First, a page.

As we began to put our current system in the Antec Nine Hundred, it was apparent that the designers wanted to make this case as functional as possible. You will notice the power supply must be placed at the bottom of the case which may be an issue for some people depending on hardware. However, this case isn’t as big as some of the other gaming cases you can buy so cable lengths should be sufficient.

The top of the case features a small tray for storing items, which we found was useless for us because our case is under the desk. The enormous 200mm fan is mounted on top which is exceptionally quiet for its size and speed not to mention the incredible volume of air it pushes out. The part in front of the fan slopes downward a little and the sloped section is where the power and reset buttons, USB ports, audio ports and the FireWire port is located. The power and reset buttons are on opposite sides, the reset button is the smaller of the two.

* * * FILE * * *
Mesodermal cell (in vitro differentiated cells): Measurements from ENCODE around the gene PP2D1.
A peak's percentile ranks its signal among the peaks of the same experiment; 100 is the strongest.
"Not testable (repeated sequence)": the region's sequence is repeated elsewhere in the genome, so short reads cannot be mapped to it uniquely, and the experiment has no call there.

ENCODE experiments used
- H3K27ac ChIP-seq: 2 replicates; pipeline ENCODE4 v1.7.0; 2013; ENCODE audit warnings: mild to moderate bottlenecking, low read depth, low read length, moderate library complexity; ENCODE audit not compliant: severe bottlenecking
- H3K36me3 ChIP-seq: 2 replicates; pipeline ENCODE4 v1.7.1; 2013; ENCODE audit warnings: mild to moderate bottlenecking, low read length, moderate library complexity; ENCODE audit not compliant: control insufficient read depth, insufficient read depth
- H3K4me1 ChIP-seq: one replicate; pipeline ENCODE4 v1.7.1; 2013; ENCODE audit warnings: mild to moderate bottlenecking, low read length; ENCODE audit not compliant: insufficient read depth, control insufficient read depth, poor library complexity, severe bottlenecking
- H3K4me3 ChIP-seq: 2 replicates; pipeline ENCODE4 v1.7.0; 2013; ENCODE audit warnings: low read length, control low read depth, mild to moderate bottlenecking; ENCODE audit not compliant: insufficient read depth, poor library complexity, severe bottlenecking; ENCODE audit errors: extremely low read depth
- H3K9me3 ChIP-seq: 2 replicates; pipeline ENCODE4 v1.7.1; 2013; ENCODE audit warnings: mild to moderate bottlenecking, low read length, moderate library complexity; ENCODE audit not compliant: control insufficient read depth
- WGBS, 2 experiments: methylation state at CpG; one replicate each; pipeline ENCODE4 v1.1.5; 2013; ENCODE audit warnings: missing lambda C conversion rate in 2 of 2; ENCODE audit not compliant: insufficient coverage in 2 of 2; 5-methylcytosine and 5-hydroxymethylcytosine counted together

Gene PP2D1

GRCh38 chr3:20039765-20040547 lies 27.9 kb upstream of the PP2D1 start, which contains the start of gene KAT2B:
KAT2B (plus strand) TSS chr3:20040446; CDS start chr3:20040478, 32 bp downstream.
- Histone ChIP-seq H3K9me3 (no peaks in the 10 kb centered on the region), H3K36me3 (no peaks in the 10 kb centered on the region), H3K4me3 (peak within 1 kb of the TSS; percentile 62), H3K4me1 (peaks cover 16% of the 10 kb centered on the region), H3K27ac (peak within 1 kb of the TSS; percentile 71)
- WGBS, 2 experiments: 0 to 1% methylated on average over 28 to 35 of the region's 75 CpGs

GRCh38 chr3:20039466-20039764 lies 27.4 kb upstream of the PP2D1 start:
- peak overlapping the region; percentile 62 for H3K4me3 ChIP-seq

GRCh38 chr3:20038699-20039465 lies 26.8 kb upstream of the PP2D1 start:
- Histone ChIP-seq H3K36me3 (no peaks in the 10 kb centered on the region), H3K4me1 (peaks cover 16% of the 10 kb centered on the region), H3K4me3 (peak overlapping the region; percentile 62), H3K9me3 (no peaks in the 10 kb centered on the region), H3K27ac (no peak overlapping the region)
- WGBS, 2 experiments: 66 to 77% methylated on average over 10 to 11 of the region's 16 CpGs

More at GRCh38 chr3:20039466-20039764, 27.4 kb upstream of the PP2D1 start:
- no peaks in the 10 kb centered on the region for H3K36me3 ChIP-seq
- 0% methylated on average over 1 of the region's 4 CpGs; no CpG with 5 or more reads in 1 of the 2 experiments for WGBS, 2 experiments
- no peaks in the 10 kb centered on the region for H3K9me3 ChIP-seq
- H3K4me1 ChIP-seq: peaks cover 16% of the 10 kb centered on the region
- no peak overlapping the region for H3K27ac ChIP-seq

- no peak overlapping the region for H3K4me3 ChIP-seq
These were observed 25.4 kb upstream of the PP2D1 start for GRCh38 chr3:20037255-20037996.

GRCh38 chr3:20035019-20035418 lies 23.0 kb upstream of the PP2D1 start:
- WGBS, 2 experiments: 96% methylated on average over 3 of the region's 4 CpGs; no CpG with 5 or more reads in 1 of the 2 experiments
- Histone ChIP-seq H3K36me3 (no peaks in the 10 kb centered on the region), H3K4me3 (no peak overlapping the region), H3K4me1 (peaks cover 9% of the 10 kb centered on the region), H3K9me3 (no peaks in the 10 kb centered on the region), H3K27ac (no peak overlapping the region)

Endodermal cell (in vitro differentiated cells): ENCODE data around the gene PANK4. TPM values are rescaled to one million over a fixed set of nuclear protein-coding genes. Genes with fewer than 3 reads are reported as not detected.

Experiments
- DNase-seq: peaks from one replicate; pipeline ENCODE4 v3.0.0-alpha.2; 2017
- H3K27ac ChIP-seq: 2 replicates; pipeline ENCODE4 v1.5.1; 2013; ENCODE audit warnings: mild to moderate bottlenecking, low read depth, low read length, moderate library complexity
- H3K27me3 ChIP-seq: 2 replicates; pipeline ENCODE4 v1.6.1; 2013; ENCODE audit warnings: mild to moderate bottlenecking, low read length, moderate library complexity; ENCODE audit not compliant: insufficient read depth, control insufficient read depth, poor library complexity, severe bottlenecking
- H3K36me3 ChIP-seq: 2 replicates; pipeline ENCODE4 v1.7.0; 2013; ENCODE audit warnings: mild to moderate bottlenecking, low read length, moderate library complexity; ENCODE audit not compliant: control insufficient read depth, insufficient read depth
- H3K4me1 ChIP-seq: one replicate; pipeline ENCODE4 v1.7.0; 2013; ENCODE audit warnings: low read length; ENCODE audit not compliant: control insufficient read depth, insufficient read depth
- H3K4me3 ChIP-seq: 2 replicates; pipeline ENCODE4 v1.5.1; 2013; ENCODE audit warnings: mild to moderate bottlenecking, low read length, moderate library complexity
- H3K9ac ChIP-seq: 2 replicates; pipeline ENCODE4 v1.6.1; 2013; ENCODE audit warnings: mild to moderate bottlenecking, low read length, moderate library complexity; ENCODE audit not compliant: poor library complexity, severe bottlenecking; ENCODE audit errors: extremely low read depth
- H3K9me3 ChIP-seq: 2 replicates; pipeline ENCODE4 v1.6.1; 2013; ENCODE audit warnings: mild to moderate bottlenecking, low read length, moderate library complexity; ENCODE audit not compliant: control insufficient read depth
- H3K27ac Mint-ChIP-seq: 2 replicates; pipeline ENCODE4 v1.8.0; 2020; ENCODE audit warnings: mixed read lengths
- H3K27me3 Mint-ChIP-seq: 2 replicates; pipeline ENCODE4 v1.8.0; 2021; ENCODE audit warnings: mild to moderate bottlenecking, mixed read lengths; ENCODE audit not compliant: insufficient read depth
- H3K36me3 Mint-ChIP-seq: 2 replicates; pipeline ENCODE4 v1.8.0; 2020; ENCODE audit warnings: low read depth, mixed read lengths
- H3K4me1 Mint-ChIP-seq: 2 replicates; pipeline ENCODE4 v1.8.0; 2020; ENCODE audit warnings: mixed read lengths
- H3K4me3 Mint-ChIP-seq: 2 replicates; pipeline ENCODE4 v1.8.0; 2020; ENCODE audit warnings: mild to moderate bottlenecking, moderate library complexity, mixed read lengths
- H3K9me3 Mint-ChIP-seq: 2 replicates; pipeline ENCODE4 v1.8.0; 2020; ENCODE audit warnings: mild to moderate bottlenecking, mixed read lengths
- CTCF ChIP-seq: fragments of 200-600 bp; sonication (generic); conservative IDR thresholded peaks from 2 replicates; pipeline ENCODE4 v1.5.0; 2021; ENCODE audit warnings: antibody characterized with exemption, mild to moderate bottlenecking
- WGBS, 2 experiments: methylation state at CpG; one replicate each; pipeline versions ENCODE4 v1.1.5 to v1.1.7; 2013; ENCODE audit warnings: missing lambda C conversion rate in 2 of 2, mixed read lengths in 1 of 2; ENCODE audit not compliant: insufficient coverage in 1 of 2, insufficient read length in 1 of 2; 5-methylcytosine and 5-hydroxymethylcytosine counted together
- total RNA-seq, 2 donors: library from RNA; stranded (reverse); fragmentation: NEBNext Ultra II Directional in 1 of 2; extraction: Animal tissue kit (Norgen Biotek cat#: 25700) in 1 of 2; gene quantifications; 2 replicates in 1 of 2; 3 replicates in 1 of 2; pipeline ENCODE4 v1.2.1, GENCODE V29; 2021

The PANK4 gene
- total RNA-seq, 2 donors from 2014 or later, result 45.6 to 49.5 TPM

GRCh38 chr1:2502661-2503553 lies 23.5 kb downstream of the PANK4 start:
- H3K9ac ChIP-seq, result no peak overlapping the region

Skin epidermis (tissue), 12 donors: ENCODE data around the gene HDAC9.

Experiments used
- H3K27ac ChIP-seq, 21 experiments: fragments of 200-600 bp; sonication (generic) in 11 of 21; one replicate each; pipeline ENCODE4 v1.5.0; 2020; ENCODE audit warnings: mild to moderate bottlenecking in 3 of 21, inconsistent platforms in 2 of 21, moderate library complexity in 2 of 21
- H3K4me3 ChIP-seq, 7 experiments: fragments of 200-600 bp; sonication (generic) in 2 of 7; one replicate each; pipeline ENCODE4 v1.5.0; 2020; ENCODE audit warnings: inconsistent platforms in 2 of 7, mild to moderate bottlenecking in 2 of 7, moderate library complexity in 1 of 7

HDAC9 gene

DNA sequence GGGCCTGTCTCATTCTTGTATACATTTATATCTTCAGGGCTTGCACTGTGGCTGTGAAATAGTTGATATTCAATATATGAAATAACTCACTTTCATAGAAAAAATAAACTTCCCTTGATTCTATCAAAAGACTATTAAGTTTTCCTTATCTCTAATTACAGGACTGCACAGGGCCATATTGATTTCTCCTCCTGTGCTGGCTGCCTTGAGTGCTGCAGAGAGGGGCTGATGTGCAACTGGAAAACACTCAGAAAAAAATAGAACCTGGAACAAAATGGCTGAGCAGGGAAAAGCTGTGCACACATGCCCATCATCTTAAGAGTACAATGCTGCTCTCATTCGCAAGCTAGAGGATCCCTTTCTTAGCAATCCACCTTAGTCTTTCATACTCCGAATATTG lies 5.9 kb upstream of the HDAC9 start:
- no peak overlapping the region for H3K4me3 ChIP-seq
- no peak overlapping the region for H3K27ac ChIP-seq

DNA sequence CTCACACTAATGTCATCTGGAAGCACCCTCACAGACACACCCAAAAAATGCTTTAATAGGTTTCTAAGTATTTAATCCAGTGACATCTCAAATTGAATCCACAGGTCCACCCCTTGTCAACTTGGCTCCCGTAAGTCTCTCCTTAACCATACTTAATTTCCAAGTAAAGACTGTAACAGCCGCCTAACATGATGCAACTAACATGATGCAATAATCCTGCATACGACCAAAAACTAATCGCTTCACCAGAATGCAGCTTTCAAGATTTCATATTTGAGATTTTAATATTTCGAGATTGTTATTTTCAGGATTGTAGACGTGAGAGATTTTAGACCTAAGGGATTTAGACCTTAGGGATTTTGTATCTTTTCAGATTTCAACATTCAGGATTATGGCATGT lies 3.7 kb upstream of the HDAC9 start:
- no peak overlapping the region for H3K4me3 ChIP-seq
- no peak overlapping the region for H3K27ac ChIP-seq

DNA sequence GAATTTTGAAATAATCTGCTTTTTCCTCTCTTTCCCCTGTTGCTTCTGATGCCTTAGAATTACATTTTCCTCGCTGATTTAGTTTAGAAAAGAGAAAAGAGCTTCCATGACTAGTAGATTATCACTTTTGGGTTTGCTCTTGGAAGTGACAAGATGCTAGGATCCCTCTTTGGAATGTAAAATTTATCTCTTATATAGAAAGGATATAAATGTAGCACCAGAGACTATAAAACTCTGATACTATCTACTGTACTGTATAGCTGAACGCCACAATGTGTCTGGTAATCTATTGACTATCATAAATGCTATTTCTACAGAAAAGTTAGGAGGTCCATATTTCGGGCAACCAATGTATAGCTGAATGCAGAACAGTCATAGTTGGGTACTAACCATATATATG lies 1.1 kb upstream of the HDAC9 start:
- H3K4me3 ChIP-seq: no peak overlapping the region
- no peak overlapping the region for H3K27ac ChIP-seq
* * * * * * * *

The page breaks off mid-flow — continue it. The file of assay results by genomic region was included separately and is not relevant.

The inside of the chassis is very clean. The only gripe is the 120mm fan mount for the centre drive bay as it ‘sticks out’ into the working area of the case. Even though the drive bays are removable, the drive bay fan mount can be an obstruction to some motherboard features, depending on how the board is laid out. We would advise you to remove on of the 120mm fans if it is inconvenient for your motherboard, but rest assured there is another 120mm fan which would most definitely keep the drives cool.

Installing a hard drive or an optical drive is fairly simple, though you do need to remove a lot of screws. Firstly, you must remove the side panel thumb screws. Then you need to remove the drive bay thumb screws—four for each bay. Optical drive mounting requires removing small screws that hold the bay cover in place. Then you have to screw in the hard drive and optical drives, which requires more screws which are all supplied with the case. If you need to install a floppy or flash memory card reader, Antec supplies a single adapter bay for this which goes in one of the three 5.25-inch optical drives.

The 3.5 inch drive bays are removable but the 5.25 inch bays are not. There are no mounting rails—you just slide in the optical drive and screw it in. So you really do need to remove both side panels.